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Published March 18, 2013, 05:13 PM

Abortion legislation in North Dakota has some local physicians upset

Fargo, ND (WDAY TV) -- The North Dakota legislature made world news all weekend long following the passage of the most restrictive abortion law in country.

By: Kevin Wallevand, WDAY

Fargo, ND (WDAY TV) -- The North Dakota legislature made world news all weekend long following the passage of the most restrictive abortion law in country.

Today, a group of Fargo physicians and providers said the six anti-abortion bills in the state legislature would negatively impact women's health issues in the North Dakota, and would hurt physician recruiting in the state.

The physician organized news conference in Fargo today focused on the legislature getting in the middle of the "patient-doctor" relationship.

And with invitro-fertilization physicians fearing criminal prosecution, there is concern the state will have an even more difficult time attracting doctors to the state.

Long time Fargo physicans reacted to the half dozen abortion bills that are being approved in Bismarck and headed for the Governor's desk.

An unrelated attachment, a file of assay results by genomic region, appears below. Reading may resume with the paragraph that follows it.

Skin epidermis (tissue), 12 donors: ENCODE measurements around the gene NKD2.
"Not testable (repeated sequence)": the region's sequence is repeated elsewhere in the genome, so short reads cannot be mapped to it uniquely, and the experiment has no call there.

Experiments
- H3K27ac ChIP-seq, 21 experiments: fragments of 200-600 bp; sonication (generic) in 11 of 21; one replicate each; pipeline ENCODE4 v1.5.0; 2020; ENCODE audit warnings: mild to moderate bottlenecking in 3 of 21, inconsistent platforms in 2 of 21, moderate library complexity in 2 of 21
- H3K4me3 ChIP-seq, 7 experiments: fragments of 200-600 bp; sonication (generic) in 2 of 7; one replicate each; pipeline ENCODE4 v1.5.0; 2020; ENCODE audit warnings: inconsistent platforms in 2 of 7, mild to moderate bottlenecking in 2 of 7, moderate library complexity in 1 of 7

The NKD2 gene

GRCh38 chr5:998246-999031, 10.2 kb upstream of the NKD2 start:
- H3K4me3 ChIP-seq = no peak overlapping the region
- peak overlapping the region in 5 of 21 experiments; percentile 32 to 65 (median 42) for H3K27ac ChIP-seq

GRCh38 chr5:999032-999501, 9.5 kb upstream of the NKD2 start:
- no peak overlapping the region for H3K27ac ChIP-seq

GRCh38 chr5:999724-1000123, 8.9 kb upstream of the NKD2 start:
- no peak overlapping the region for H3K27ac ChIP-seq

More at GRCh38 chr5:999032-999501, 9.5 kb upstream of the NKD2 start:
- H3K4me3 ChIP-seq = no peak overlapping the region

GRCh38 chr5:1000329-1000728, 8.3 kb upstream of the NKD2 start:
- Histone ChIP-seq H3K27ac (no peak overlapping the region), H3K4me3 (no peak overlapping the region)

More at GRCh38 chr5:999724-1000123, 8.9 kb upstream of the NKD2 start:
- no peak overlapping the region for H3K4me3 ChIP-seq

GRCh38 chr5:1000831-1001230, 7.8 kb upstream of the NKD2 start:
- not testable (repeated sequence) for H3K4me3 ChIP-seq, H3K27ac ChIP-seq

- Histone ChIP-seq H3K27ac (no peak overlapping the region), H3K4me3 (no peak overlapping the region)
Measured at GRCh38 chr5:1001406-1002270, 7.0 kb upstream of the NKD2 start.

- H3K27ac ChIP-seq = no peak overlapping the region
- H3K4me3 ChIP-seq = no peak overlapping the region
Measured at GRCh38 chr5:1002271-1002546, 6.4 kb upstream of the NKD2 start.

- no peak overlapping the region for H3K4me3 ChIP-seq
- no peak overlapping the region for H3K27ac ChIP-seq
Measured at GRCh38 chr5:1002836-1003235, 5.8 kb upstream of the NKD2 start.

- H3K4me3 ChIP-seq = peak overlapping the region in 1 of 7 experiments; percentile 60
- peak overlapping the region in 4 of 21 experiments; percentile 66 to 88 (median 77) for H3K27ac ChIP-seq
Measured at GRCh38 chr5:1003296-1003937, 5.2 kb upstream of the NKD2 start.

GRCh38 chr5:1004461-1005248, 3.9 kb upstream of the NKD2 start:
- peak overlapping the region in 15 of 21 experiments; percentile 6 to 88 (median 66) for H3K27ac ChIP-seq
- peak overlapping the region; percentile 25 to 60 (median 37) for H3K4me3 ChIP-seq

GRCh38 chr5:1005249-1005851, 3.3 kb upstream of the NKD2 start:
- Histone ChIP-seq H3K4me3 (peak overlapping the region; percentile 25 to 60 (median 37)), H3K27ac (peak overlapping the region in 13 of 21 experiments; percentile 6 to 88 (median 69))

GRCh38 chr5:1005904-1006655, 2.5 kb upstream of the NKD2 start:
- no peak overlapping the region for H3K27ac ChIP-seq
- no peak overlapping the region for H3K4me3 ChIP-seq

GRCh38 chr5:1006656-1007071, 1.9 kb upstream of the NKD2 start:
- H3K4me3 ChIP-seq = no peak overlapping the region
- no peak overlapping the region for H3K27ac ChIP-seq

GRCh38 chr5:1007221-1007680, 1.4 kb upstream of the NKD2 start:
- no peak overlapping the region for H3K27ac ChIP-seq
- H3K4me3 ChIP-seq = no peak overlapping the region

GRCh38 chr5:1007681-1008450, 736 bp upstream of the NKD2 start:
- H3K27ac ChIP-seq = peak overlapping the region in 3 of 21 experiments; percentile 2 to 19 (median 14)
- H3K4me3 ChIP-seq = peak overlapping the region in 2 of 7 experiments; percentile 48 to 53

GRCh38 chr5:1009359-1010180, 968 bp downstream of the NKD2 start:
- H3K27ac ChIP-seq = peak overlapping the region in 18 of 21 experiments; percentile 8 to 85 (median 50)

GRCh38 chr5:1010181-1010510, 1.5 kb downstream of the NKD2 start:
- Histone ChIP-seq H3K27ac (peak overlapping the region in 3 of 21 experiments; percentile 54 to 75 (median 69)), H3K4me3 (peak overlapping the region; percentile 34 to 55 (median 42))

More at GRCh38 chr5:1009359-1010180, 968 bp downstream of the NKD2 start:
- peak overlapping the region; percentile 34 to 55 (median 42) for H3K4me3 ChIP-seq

Dr. Tel Kleiman/Fargo Physician: "What concerns us is interference of the patient doctor relationship. It is abhorent, at the highest degree. I think everyone out there wants to know is this what you want the legislation telling you what to do."

Those who have been involved in working with couples trying to have babies, say the abortion related legislation's impact on the invitro fertilization program in Fargo would be widespread.

Dr. Stephanie Dahl/Reproductive Specialist: "Hundreds of families across the state relying on ivf to have babies every year, and if these pass we will no longer be able to offer that service."

Dr. Steffen Christensen/Reproductive Specialist: "The concern is this is criminal negligence, if anything should happen to an embryo and how can i employ my embryologists, if they are going to be under the threat of prosecution."

Republican state Senator Margaret Sitte of Bismarck is the bill's sponsor, she says the bill is simply looking at the ethical treatment of embryos like all human beings. We are not looking at anything that closes an IVF clinic.

It is expected the legislation will head to the courts, where the state of North Dakota could face costly legal bills. The laws could take effect in August.

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